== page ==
How to improve your happiness


1st Jan 2015 Wellbeing

How to improve your happiness

Recent research from the US-based Society for Personality and Social Psychology has shown that people who value their time over the pursuit of wealth are happier. So how can you best make, save and use your time—and ensure you keep a smile on your face?

Pay someone to do the chores you hate

Why waste precious hours on housework or gardening if you can get someone else to do it?


Set time limits on tasks you can't avoid

Give yourself 20 minutes for vacuum cleaning or ten to hang out the washing. This will get pesky jobs out of the way faster and you’ll enjoy pitting yourself against the clock at the same time.



You’ll meet new friends, help others and get that warm, fuzzy feeling. An added bonus: there’s evidence that volunteering eases depression and makes people better able to cope with ill health.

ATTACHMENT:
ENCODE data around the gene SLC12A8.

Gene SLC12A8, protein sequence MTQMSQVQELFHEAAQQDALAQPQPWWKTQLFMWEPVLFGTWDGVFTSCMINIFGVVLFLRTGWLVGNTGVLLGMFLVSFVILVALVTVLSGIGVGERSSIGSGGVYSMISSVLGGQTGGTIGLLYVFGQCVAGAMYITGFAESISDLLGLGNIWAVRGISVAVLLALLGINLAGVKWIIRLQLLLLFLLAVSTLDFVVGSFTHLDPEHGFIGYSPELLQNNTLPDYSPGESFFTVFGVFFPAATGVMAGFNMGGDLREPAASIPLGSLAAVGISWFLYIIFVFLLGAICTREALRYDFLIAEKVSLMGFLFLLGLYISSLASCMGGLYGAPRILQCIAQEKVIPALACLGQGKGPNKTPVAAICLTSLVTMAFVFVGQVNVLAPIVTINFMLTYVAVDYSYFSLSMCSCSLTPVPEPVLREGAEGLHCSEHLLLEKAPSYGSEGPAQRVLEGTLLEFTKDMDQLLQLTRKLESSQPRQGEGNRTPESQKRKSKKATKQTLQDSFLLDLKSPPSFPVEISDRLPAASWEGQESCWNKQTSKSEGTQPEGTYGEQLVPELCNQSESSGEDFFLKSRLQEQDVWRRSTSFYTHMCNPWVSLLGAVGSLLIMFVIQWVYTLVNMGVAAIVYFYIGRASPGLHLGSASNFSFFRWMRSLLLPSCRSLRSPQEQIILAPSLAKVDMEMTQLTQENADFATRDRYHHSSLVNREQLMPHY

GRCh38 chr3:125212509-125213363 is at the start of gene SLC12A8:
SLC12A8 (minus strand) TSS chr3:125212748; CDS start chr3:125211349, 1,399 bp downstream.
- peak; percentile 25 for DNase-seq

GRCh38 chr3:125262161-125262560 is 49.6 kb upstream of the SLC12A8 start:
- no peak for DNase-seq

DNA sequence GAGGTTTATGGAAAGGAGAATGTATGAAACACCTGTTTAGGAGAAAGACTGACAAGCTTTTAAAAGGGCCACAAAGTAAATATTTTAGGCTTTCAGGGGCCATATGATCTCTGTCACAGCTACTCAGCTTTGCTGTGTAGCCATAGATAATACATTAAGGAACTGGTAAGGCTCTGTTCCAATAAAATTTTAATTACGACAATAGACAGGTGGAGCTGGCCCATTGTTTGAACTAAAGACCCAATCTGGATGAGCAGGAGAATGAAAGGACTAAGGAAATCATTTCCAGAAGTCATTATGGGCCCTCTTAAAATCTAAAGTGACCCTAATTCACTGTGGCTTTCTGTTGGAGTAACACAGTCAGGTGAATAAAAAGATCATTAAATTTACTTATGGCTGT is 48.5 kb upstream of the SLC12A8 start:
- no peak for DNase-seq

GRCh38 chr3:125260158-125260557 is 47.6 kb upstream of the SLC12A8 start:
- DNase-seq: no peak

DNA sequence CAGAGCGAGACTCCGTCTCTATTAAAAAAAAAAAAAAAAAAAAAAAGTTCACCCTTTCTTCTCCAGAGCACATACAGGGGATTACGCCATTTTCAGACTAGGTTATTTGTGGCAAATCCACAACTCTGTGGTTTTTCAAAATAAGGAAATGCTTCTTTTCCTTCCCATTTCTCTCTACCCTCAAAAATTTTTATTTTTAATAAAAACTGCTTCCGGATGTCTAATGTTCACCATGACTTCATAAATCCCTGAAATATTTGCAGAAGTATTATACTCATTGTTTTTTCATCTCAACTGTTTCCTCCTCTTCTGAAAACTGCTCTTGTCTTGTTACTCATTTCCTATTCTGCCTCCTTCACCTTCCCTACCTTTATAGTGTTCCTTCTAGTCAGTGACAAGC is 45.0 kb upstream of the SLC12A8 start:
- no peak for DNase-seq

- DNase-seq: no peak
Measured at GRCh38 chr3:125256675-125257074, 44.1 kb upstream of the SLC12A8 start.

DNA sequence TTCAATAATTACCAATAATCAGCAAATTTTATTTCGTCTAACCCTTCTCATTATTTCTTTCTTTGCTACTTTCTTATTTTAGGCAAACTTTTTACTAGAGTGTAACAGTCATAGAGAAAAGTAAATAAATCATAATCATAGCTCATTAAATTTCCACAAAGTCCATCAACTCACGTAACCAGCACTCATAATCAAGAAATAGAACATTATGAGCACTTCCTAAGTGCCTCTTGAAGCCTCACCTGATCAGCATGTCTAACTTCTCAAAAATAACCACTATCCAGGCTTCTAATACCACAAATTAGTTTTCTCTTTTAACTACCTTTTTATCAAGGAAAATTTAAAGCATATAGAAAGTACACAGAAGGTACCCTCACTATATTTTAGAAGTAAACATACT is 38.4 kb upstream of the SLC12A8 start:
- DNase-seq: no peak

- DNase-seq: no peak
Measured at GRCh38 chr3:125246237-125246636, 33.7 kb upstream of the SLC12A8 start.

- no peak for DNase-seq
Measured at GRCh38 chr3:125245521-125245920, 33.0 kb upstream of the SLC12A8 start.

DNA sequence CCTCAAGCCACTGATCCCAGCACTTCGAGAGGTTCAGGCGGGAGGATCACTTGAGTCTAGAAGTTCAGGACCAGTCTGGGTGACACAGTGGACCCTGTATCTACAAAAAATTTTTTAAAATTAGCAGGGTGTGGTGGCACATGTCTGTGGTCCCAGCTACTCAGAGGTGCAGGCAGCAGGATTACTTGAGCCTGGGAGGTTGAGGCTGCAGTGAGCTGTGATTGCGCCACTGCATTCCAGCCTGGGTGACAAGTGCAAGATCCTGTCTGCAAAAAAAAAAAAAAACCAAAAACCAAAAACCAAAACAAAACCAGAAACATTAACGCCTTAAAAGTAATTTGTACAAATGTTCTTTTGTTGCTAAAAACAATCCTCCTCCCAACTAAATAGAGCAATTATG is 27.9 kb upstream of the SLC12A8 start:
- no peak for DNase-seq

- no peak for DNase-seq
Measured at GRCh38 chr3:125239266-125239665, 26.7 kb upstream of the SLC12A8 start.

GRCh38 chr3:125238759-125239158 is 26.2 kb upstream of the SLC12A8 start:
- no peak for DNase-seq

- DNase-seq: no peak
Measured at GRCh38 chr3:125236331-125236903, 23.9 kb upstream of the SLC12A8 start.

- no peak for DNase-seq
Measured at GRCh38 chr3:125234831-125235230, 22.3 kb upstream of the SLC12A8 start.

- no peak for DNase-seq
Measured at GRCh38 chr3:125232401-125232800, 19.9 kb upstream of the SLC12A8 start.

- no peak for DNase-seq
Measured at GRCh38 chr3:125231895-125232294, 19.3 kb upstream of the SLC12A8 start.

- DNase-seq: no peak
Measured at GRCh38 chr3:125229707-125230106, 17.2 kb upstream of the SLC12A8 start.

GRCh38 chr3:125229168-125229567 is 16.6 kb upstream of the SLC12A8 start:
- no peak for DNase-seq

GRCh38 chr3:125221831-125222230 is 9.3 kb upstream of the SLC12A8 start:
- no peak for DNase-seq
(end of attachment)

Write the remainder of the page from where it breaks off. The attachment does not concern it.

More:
Enjoy standing in that queue

Three people in front of you at the checkout? Think about how busy you usually are and see the wait as a gift, not a bore. Reflect on things you’re grateful for, talk to another customer or read a magazine.


Take on one new activity at a time

Trying to master too many new things at once can be overwhelming. At work and at home, be careful about the commitments you take on. If you already feel stressed at work, don’t do more at home.


Learn to say no

Be assertive by declining a new project, or telling someone you can’t talk right now or that you can only talk for a couple minutes. Be friendly but firm.


Make lists your friend

Start a wish list of the things you’d like to do or achieve and do more of the items that simply make you feel happy. Keep your daily to-do list manageable by putting it on an index card. Make sure you start with an easy task to feel like you’ve accomplished something and tackle the most difficult one second.


Give up ironing your knickers

Are there tasks you do out of habit, rather than because they matter? Consider giving up ironing all but the most creased articles, or rinsing dishes before putting them in the dishwasher. Life’s too short.


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